Sandra Schneiders also speaks about integrity or life-integration in the development of spirituality. Schneiders defines spirituality as “the conscious involvement in the project of life-integration through self-transcendence towards the ultimate value one perceives … [leading one to seek] personal and social well-being, justice for all people, or union with God as ultimate value” (2003, 166–67). While Schneiders makes clear that religion and spirituality are not the same thing, she notes that for many people they are interrelated, with one's religious tradition being a primary contributor to spirituality and a means of strengthening one's sense of a spiritual self. While Schneiders believes that connection to a religious tradition can be a great help in spiritual development, she affirms that one can have a secular spirituality that seeks life integration and is not connected to a belief in the divine. In a similar vein, educator Parker Palmer defines spirituality broadly as “the eternal human yearning to be connected to something larger than our own egos” (2003, 377).
The movement through solidarity to fluidarity integrates these three concepts. Solidarity, with its varied definitions, ultimately is a spiritual process directing one towards self-transcendence, moving beyond one's own ego, to constitute others as part of oneself. Fluidarity enhances that spiritual sense by propelling one to realize that beyond one's own ego lie others who are not necessarily the same as you, who may require a social well-being different from your own, and greater justice in their lives. The movement through solidarity to fluidarity in a service-learning setting calls one to move from “thin” to “thick” engagement with the other, finding ways in which each form of service can affirm the common dignity of all involved, while still recognizing power differentials and the need for social change. Finally, the trajectory through solidarity to fluidarity involves growth through the levels of critical consciousness, from oversimplifying through interrogation of contradictions to a perception of social injustice and the impetus to take action against it.
The effectiveness of this pedagogical process of threefold reflection on students' own narratives, the narratives encountered in their service-learning, and on the lives of spiritually grounded agents of social change, was demonstrated by the participants' narratives gathered through interviews, focus groups, and writing assignments. Their narratives, as they developed over the course of the semester, demonstrated the movement through solidarity to fluidarity toward spiritually grounded change agency.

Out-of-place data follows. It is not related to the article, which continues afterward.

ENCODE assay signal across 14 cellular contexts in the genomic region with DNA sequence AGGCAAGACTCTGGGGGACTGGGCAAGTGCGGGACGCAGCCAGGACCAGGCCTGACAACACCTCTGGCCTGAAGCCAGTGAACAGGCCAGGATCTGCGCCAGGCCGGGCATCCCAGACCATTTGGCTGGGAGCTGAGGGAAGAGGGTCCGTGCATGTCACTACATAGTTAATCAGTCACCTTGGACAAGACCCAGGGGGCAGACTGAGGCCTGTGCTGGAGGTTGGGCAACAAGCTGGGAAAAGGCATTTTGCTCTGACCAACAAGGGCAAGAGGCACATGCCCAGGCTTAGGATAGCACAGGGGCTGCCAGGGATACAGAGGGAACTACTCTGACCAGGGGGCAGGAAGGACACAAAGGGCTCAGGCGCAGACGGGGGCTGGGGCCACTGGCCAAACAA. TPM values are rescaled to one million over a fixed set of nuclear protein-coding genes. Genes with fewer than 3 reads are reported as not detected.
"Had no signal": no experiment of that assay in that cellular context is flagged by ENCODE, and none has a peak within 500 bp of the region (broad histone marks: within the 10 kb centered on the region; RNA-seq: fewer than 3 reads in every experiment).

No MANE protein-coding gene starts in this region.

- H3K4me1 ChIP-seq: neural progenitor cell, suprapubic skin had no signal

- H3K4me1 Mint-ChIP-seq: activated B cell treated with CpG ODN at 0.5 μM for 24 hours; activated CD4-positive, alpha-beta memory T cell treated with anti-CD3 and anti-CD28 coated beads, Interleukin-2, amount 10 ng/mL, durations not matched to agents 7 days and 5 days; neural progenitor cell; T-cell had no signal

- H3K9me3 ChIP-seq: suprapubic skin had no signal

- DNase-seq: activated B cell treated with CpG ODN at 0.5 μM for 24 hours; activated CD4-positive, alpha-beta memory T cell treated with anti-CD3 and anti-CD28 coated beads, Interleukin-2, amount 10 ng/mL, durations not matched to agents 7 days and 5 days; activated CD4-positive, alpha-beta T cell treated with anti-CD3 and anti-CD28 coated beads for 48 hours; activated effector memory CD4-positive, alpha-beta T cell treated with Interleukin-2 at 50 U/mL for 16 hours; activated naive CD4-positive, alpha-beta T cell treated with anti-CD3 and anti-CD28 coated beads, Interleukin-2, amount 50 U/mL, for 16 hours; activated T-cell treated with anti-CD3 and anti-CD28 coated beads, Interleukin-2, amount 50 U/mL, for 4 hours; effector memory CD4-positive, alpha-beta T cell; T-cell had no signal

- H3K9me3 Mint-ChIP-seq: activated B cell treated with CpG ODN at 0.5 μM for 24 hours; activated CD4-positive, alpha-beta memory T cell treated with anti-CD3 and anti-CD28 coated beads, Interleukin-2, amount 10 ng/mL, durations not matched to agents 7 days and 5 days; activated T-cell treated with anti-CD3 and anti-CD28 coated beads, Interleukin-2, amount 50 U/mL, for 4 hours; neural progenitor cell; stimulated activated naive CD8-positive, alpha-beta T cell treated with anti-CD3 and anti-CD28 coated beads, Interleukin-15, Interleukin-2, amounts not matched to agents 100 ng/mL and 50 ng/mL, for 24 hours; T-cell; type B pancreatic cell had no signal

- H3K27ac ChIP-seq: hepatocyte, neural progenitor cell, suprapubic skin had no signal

In keeping with Freire's understanding that each person possesses “background awarenesses,” all the participants demonstrated a yearning for spirituality in their lives, and to varying degrees, a connection between spirituality and action in the world. Nicole, a junior, was the participant most intentionally seeking spiritual growth, which led her, in part, to be a theology major. Through community service work, including several mission trips to Honduras, she sought a spiritual synthesis between private spirituality and public work. She described it in this way: “My religion goes between me and God and then it goes between me and other people – which is what I think the service aspect is all about.”
Sarah, a senior justice and peace studies major, was raised by a non-practicing Jewish mother and a Catholic father, which she experienced as a bit rootless in terms of a spiritual home. At the same time, Sarah credited her mother's Judaism with providing an ethical foundation: “She raised us indirectly through religion – you always do good because that's who you are and that's what you should do and you should always give back, always do service.”